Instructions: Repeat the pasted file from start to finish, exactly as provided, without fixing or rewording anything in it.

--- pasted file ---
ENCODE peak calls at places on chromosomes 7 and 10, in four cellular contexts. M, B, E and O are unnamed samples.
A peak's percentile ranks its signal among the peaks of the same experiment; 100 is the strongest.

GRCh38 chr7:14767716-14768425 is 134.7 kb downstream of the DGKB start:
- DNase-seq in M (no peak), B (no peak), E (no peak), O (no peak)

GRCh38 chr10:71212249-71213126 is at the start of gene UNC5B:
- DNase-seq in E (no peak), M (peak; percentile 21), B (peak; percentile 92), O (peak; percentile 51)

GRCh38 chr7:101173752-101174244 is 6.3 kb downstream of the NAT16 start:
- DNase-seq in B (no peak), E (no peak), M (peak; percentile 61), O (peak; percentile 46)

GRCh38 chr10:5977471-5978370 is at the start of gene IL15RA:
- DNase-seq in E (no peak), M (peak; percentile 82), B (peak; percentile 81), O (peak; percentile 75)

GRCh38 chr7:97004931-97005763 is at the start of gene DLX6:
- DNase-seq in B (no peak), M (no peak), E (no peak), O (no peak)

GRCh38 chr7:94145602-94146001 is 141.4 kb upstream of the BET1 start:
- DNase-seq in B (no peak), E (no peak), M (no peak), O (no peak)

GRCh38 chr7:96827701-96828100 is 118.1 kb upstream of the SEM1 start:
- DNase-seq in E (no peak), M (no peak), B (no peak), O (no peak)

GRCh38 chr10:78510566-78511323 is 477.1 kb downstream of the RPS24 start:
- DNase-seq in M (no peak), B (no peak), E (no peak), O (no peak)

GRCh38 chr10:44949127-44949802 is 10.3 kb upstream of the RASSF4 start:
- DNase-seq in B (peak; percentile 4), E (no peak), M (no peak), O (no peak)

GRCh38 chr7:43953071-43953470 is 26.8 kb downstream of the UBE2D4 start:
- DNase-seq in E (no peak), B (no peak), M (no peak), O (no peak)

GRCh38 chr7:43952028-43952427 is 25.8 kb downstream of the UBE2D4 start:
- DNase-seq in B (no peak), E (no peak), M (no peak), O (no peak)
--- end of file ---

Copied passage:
ENCODE peak calls at places on chromosomes 7 and 10, in four cellular contexts. M, B, E and O are unnamed samples.
A peak's percentile ranks its signal among the peaks of the same experiment; 100 is the strongest.

GRCh38 chr7:14767716-14768425 is 134.7 kb downstream of the DGKB start:
- DNase-seq in M (no peak), B (no peak), E (no peak), O (no peak)

GRCh38 chr10:71212249-71213126 is at the start of gene UNC5B:
- DNase-seq in E (no peak), M (peak; percentile 21), B (peak; percentile 92), O (peak; percentile 51)

GRCh38 chr7:101173752-101174244 is 6.3 kb downstream of the NAT16 start:
- DNase-seq in B (no peak), E (no peak), M (peak; percentile 61), O (peak; percentile 46)

GRCh38 chr10:5977471-5978370 is at the start of gene IL15RA:
- DNase-seq in E (no peak), M (peak; percentile 82), B (peak; percentile 81), O (peak; percentile 75)

GRCh38 chr7:97004931-97005763 is at the start of gene DLX6:
- DNase-seq in B (no peak), M (no peak), E (no peak), O (no peak)

GRCh38 chr7:94145602-94146001 is 141.4 kb upstream of the BET1 start:
- DNase-seq in B (no peak), E (no peak), M (no peak), O (no peak)

GRCh38 chr7:96827701-96828100 is 118.1 kb upstream of the SEM1 start:
- DNase-seq in E (no peak), M (no peak), B (no peak), O (no peak)

GRCh38 chr10:78510566-78511323 is 477.1 kb downstream of the RPS24 start:
- DNase-seq in M (no peak), B (no peak), E (no peak), O (no peak)

GRCh38 chr10:44949127-44949802 is 10.3 kb upstream of the RASSF4 start:
- DNase-seq in B (peak; percentile 4), E (no peak), M (no peak), O (no peak)

GRCh38 chr7:43953071-43953470 is 26.8 kb downstream of the UBE2D4 start:
- DNase-seq in E (no peak), B (no peak), M (no peak), O (no peak)

GRCh38 chr7:43952028-43952427 is 25.8 kb downstream of the UBE2D4 start:
- DNase-seq in B (no peak), E (no peak), M (no peak), O (no peak)